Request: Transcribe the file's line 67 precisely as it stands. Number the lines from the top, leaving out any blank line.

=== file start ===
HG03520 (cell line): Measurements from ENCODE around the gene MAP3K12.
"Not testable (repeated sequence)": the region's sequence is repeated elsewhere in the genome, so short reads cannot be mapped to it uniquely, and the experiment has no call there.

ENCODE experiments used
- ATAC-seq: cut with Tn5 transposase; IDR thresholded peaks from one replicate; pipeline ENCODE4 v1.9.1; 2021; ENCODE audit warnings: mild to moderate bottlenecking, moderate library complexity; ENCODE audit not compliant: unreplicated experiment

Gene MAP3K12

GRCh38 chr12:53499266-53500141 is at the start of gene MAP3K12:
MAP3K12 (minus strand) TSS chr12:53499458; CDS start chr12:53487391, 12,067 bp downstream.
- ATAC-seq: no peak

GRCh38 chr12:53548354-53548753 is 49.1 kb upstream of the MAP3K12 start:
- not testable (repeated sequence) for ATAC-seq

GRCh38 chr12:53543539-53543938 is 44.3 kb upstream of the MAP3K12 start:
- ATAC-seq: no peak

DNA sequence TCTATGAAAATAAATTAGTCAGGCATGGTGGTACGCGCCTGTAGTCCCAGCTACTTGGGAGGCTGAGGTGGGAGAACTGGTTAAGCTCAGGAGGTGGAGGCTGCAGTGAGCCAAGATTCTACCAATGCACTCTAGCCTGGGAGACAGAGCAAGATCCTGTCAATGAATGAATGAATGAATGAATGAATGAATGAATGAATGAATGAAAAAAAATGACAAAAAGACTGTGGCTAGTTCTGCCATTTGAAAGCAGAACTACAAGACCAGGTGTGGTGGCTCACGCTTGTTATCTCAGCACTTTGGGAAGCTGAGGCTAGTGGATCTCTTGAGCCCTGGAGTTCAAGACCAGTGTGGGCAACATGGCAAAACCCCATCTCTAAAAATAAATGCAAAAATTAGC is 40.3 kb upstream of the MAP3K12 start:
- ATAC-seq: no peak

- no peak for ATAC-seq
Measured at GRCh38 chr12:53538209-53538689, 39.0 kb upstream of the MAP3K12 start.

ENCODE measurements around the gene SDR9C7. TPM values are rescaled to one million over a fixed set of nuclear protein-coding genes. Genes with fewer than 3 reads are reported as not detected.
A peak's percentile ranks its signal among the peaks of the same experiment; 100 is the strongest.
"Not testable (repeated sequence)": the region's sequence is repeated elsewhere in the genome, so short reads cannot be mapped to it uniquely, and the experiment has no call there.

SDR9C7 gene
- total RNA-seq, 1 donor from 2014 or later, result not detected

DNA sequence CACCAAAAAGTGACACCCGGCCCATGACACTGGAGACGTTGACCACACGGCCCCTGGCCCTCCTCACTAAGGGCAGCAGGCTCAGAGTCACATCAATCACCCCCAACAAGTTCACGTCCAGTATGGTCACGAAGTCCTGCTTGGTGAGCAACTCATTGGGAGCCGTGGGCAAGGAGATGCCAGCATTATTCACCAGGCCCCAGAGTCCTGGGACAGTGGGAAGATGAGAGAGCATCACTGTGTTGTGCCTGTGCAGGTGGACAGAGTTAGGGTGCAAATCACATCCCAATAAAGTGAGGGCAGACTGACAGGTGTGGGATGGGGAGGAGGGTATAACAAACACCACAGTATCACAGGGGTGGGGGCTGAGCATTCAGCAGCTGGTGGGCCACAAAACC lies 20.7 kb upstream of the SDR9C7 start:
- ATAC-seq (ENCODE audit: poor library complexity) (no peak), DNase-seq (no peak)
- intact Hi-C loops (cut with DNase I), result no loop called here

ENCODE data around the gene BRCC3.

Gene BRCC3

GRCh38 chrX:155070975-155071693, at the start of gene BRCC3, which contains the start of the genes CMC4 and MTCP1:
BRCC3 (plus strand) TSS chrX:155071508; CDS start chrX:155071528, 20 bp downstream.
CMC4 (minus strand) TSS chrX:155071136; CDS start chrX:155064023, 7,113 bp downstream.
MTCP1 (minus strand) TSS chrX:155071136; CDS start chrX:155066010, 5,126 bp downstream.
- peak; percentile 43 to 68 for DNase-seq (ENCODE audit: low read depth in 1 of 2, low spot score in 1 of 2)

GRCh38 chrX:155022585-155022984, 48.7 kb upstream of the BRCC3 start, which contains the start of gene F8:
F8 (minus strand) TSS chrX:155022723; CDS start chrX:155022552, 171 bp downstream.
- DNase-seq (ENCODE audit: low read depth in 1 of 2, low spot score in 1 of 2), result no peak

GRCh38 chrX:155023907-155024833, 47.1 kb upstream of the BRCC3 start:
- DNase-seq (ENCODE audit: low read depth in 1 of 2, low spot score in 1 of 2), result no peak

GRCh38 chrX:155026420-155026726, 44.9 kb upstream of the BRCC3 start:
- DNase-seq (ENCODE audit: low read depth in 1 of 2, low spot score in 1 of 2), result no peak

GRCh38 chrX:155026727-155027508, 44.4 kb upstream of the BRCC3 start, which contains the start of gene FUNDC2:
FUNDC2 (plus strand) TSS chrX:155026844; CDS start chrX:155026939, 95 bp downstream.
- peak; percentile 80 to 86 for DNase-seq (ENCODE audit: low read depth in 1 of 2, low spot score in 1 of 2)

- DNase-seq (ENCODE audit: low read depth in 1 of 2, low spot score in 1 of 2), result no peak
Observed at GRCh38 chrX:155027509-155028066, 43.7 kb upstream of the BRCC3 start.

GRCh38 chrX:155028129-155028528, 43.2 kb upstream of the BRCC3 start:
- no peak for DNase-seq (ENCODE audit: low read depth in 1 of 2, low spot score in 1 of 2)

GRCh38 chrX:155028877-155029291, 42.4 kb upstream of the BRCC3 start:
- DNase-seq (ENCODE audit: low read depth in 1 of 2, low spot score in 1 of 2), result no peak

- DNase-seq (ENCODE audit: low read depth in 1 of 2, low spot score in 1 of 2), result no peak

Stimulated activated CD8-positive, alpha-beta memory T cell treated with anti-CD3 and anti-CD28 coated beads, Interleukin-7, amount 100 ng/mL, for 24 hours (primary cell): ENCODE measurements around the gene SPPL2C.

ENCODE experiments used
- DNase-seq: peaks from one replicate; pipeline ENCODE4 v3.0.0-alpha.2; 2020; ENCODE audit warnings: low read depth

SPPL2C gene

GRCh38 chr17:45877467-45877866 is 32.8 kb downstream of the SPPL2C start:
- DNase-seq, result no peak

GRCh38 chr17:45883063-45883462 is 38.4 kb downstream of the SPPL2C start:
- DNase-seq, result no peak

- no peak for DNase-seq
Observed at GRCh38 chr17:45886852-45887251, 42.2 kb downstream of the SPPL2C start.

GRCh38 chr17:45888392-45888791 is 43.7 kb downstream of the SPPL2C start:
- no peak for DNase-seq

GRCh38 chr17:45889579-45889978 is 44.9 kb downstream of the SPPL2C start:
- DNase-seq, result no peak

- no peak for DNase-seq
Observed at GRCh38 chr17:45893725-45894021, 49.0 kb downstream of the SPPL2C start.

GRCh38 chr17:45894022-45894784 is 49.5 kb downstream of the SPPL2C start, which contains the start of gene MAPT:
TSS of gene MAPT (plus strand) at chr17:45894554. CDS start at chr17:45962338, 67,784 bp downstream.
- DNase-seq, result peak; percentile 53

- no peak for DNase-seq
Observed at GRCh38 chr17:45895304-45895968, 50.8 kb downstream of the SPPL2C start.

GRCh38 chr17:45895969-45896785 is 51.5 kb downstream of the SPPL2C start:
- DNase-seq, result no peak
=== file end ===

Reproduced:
- DNase-seq, result peak; percentile 53